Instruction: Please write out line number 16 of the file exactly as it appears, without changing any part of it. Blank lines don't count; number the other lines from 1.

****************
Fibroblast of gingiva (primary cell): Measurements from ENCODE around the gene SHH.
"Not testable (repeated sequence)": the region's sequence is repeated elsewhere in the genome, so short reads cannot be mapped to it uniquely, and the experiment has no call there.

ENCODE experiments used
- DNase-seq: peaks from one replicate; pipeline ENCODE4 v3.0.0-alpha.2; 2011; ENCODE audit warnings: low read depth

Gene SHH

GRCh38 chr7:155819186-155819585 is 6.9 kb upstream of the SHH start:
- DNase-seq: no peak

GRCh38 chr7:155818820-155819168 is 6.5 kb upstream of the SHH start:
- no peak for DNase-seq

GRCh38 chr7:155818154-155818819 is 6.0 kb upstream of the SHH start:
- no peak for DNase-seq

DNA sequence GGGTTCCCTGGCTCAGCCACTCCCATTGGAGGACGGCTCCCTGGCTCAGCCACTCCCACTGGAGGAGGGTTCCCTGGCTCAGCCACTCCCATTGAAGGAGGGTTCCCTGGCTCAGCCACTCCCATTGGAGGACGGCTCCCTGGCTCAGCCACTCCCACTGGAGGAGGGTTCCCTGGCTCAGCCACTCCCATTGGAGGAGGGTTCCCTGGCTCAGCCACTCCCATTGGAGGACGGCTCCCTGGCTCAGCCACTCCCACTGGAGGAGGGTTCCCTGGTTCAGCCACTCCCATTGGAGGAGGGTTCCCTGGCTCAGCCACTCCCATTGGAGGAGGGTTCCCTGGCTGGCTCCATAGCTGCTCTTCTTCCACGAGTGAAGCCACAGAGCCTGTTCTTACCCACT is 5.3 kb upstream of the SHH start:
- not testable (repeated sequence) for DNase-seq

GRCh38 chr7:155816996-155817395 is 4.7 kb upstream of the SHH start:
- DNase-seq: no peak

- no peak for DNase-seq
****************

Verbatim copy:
- no peak for DNase-seq